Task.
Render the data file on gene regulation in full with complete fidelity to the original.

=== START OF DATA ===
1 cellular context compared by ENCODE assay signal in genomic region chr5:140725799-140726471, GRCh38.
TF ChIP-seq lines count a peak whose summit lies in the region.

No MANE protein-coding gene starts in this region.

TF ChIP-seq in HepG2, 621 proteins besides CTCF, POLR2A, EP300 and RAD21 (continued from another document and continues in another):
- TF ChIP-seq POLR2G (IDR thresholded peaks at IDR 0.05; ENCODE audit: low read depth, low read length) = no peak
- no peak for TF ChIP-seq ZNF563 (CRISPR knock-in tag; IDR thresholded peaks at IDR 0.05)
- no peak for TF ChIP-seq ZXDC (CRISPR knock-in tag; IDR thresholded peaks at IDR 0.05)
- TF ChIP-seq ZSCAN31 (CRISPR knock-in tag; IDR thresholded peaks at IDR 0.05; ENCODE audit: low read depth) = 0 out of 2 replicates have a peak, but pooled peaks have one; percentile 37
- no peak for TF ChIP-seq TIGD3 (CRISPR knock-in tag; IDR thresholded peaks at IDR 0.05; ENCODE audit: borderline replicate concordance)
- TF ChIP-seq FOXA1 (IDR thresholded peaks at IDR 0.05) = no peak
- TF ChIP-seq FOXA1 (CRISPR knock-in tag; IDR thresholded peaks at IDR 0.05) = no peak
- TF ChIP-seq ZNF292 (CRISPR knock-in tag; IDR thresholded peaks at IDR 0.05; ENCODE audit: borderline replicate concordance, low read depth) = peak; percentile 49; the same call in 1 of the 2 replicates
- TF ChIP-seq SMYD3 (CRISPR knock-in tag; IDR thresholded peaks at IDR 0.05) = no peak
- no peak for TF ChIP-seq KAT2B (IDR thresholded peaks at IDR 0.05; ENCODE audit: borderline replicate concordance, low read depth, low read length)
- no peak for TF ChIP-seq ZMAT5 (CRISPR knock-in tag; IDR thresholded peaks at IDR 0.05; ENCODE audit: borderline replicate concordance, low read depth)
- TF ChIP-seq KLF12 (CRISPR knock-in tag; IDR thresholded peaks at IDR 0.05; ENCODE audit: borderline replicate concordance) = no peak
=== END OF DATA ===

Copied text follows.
1 cellular context compared by ENCODE assay signal in genomic region chr5:140725799-140726471, GRCh38.
TF ChIP-seq lines count a peak whose summit lies in the region.

No MANE protein-coding gene starts in this region.

TF ChIP-seq in HepG2, 621 proteins besides CTCF, POLR2A, EP300 and RAD21 (continued from another document and continues in another):
- TF ChIP-seq POLR2G (IDR thresholded peaks at IDR 0.05; ENCODE audit: low read depth, low read length) = no peak
- no peak for TF ChIP-seq ZNF563 (CRISPR knock-in tag; IDR thresholded peaks at IDR 0.05)
- no peak for TF ChIP-seq ZXDC (CRISPR knock-in tag; IDR thresholded peaks at IDR 0.05)
- TF ChIP-seq ZSCAN31 (CRISPR knock-in tag; IDR thresholded peaks at IDR 0.05; ENCODE audit: low read depth) = 0 out of 2 replicates have a peak, but pooled peaks have one; percentile 37
- no peak for TF ChIP-seq TIGD3 (CRISPR knock-in tag; IDR thresholded peaks at IDR 0.05; ENCODE audit: borderline replicate concordance)
- TF ChIP-seq FOXA1 (IDR thresholded peaks at IDR 0.05) = no peak
- TF ChIP-seq FOXA1 (CRISPR knock-in tag; IDR thresholded peaks at IDR 0.05) = no peak
- TF ChIP-seq ZNF292 (CRISPR knock-in tag; IDR thresholded peaks at IDR 0.05; ENCODE audit: borderline replicate concordance, low read depth) = peak; percentile 49; the same call in 1 of the 2 replicates
- TF ChIP-seq SMYD3 (CRISPR knock-in tag; IDR thresholded peaks at IDR 0.05) = no peak
- no peak for TF ChIP-seq KAT2B (IDR thresholded peaks at IDR 0.05; ENCODE audit: borderline replicate concordance, low read depth, low read length)
- no peak for TF ChIP-seq ZMAT5 (CRISPR knock-in tag; IDR thresholded peaks at IDR 0.05; ENCODE audit: borderline replicate concordance, low read depth)
- TF ChIP-seq KLF12 (CRISPR knock-in tag; IDR thresholded peaks at IDR 0.05; ENCODE audit: borderline replicate concordance) = no peak